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Delete and truncate comparison

Please add your take on the following statements:

1. Some drop a table and recreate it because it is faster than deleting it.

2. Delete, deletes the data based on where clause from data pages (?) thus lowers the performance because disk fragmentation that occurs during the delete operation. SQL Server rebuilds the indexes and defrags disk later but not right-away.

3. Truncate deletes data the data and deals with data fragmentation right away (slows SQL Server engine at that time)
Mike Eghtebas
Mike Eghtebas
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Jim HornMicrosoft SQL Server Developer, Architect, and AuthorCommented:


Correct, although TRUNCATE will be faster than DELETE ALL, and you may blow away privs on an object by doing a DROP and CREATE vs. keeping it alive with a TRUNCATE.


Decrease speed as it has to process a WHERE clause, yes, everything else I'll defer to the DBA experts here.


TRUNCATE blows away all pages, plus it's only minimally logged (if it wasn't it wouldn't be able to particiate in a transaction), so it's much faster than DELETE.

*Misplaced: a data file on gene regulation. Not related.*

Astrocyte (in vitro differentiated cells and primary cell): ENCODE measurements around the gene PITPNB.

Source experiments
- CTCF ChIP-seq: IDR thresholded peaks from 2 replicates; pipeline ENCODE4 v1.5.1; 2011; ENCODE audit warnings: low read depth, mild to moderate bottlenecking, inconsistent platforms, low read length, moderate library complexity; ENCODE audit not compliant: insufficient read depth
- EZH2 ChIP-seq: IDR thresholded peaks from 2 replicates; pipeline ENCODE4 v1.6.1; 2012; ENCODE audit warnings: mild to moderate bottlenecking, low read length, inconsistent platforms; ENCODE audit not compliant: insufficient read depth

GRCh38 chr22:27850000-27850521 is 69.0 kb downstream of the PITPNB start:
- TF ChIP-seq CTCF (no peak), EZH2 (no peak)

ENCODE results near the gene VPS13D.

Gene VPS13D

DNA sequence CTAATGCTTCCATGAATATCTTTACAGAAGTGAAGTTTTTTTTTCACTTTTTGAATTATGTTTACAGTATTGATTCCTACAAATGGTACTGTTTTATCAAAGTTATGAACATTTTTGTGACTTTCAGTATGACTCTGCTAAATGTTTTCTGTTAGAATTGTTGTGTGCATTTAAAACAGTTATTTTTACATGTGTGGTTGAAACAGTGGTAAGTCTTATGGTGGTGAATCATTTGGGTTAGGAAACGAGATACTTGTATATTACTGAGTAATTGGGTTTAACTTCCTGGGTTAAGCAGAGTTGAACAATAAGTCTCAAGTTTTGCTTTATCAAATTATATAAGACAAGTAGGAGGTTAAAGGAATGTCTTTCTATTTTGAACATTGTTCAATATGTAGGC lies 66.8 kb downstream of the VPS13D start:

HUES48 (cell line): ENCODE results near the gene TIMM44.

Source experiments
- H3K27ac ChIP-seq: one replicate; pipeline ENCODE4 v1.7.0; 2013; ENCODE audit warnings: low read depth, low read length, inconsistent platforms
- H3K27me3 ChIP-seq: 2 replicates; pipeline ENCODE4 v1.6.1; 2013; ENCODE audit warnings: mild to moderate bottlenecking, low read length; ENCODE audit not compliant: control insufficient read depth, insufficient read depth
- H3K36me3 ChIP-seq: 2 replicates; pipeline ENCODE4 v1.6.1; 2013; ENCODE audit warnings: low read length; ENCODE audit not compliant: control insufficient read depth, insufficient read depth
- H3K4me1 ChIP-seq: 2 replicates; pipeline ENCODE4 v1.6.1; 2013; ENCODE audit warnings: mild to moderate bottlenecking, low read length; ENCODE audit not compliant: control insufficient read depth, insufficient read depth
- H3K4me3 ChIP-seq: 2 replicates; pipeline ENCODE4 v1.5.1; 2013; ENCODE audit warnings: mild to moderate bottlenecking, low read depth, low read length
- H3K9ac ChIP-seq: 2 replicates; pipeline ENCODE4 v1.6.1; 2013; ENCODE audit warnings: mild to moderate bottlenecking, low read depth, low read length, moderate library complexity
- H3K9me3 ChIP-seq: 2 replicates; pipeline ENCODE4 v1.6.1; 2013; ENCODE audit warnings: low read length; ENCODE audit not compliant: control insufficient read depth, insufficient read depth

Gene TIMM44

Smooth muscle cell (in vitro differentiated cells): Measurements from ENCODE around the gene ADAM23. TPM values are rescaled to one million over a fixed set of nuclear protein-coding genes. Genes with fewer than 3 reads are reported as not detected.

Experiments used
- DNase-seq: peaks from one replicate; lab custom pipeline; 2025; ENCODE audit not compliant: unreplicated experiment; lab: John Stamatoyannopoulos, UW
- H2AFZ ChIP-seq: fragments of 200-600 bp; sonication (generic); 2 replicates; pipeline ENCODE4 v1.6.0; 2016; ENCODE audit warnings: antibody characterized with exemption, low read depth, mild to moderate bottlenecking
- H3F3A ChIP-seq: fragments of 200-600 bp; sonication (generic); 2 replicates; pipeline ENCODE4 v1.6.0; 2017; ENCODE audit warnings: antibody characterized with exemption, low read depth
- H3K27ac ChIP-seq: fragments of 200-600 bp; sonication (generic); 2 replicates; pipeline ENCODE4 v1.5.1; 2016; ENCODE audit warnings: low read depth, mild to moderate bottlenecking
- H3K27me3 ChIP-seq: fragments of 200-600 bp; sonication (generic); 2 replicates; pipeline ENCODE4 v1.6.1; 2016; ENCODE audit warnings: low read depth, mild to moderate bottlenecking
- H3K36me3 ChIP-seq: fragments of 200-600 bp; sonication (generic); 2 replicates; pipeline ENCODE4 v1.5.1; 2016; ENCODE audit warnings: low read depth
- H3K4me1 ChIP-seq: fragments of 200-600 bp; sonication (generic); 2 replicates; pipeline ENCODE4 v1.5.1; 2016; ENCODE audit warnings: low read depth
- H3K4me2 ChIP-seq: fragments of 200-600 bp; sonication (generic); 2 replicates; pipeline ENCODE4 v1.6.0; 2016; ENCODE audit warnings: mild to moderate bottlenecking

Scott PletcherSenior DBACommented:
1.  Not logical.  It would be faster to just truncate the table.

2.  Delete would not have a WHERE clause if you're trying to mimic a truncate.  The big difference is that Delete logs each row, while Truncate only logs each page.

3.  Truncate does the remove the data right away and eliminate fragmentation.  But it does not "slow" the SQL engine.  The pages to be deleted must be logged regardless of the method used to delete them.
Scott PletcherSenior DBACommented:
A WHERE clause on a DELETE could speed up the DELETEs considerably, since it could reduce, possibly drastically, the number of rows that needed DELETEd.

I'm not sure that TRUNCATE is technically "minimally logged".  At any rate, if you are in full recovery model, it can't be anyway.
Dung DinhDBA and Business Intelligence DeveloperCommented:
Some more information about comparison between DELETE and TRUNCATE
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